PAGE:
Sophia – Delia, Sylvia/Sylvie, Francesca, Fiona
Emma – Anna, Gemma, Janna, Tessa
Olivia – Cecilia, Lavinia, Bianca, Vienna
Ava – Eva, Ana, Nina, Lena, Eve
Emily – Amelie, Aurelie, Cecily, Emery
Abigail- Julianne, Susannah, Rosalie
Madison – Waverley, Cassidy, Delaney, Emerson
Chloe – Claudia, Clarissa, Clio, Phoebe, Noelle
Mia – Nia, Lena, Celia, Gia
Addison – Jameson, Lavery, Logan, Imogen
Elizabeth – Julianne, Evangeline, Felicity, Vivian
Ella – Elle, Bella, Elsa, Alina
Natalie – Nicola, Emmaline, Aurelie
Samantha – Virginia, Bianca, Genevieve, Christiana
Alexis – Alexia, Alaina, Lacey
Lily – Layla, Lila, Laney, Nina
Grace – Jane, Claire, Hope, Felice
Hailey – Lesley, Lucy, Ansley
Alyssa – Elise, Alice, Alana

September 16, 2011 1:13 PM

Elisabeth Rae-Bianca was the name I was trying to think of for like the last month. Thank you. Now who was it back a thread or two that was just playing around with names and liked Natalie and other "frenchy yet simple" names. Would Bianca work for you?

September 16, 2011 2:28 PM

Miriam - Thank you. I do so enjoy your posts.

By 4boyzmdmom (not verified)
September 16, 2011 3:27 PM

I quickly thought through my boys' names and they all have short vowels, with the exception of one middle name. Hmmmm.... My new little niece, however, is Ivory June. She fits the "trend" better!

By EVie
September 16, 2011 4:15 PM

Karyn - Hmm, I don't say Mary and Merry the same either. Mary is somewhere in between Merry and MAY-ree, and it's the same vowel as in Claire and Air (and Bear). Also, I do say your name the way you prefer :)

I say Joel and Noel with two syllables, but the second is a barely-there schwa.

Miriam, thanks for the reminder about the tense & lax vowels. I think this is a very difficult topic to discuss without the proper terminology and linguistic background (which I don't have much of, either).

On a related note—what is the role of diphthongs in this theory? It occurred to me that many of what we're (incorrectly) calling "long vowels" are actually diphthongs—the "long A" vowel in May, for example is "eh" + "ee," the "long O" vowel in Joe is "oh" + "oo," the "long I" vowel in Kai is "ah" + "ee." The only pure vowels up there are "long E" ("ee," e.g. Reese) and "long U" ("oo," e.g. Luke).

By ErinsFoodFiles (not verified)
September 16, 2011 4:33 PM

Interesting! I have a friend who's three children are named Avery (girl), Oakley (boy), and Lakelyn (girl). ALL those names follow that theme. As do another friend's kids: Chloe, Peyton (girl), and Jake.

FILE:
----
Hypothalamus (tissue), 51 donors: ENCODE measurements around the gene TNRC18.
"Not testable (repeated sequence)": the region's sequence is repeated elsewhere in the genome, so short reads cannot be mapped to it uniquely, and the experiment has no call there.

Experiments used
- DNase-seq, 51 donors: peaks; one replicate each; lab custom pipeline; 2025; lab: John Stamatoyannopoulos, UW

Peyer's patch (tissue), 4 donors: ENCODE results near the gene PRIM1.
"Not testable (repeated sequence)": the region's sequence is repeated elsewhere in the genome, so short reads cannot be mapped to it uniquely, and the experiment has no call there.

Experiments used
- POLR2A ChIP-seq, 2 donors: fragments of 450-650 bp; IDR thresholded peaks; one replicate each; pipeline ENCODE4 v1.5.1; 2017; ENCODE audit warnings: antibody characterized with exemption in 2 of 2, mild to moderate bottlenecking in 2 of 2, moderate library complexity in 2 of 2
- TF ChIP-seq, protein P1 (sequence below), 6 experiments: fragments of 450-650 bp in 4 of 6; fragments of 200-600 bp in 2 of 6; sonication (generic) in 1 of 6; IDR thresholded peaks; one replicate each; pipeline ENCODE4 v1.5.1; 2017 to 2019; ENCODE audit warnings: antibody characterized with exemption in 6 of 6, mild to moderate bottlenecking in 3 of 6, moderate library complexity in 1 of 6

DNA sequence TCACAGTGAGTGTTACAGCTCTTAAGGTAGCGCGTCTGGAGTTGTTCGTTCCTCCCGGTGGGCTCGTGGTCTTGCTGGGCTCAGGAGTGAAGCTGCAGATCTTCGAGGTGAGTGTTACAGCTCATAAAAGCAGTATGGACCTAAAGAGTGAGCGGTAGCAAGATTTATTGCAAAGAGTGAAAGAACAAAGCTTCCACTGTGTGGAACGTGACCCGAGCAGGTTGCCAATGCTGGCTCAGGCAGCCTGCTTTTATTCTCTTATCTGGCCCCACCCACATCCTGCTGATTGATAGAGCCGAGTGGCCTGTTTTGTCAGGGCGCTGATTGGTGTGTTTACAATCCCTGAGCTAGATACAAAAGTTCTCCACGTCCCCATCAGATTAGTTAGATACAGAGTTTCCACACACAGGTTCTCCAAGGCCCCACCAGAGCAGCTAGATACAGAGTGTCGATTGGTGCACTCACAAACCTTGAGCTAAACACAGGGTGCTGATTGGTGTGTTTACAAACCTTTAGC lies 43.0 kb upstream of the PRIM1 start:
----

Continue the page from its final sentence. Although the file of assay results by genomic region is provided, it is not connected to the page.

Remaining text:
By Andre (not verified)
September 16, 2011 4:48 PM

I'd seriously hope Oakley, Rory and Shea dont chart for girls again. To me they are boy names.

By Andre (not verified)
September 16, 2011 4:51 PM

I few names I see missing from the boys list are: Rylee, Sage, Gage, Gauge, Wade, Wesley, Ryder, Leo, Theo, Rudy, etc...

September 16, 2011 5:40 PM

Andre-did you really mean to include Wesley? Isn't the proper pronunciation of this Wes-lee (like west w/o the t ending)? The phenomena we are talking about includes the "long" sound at the beginning first syllable like the rest of your list.

By alr as guest (not verified)
September 16, 2011 6:10 PM

New one on my list, following this post (and my personal taste) nicely with a tense vowel followed by a lax: Lilah.

For those keeping track of my crazy, that brings the current list to Violet, Dahlia, Vivienne, Lilah and two that have been erased and rewritten a few times, Delia and Daphne. First name Naomi, last name sounds a little like Rah-no-sin.

By Amy3
September 16, 2011 10:27 PM

@alr, while Lilah is a nice name, somehow it feels too similar to Naomi to me for the pair to work. I enjoy the juxtaposition of Naomi and Violet or Dahlia much more.

By Beth the original (not verified)
September 16, 2011 11:00 PM

It is these simple but elegant patterns -- revealed -- that keep me coming back to Baby Name Wizard Blog. Of course this explains why Caroline Jane seemed gorgeous as a name for my daughter, whereas Keralyn Jenn makes me cringe.

And why I always laugh about the 70s-ness of my own name lying in that one-syllable, short "e." Seth, Jeff, Beth, Ben. Seven-ties. A short-vowel decade.

We had the NYE-neties, the Ohs, and now the TEEns, so of course long vowels are in! But when we get to the Twenty-Twenties, watch out. Names like Pam, Heather, Kim, Roger, and Doug will be all the rage again.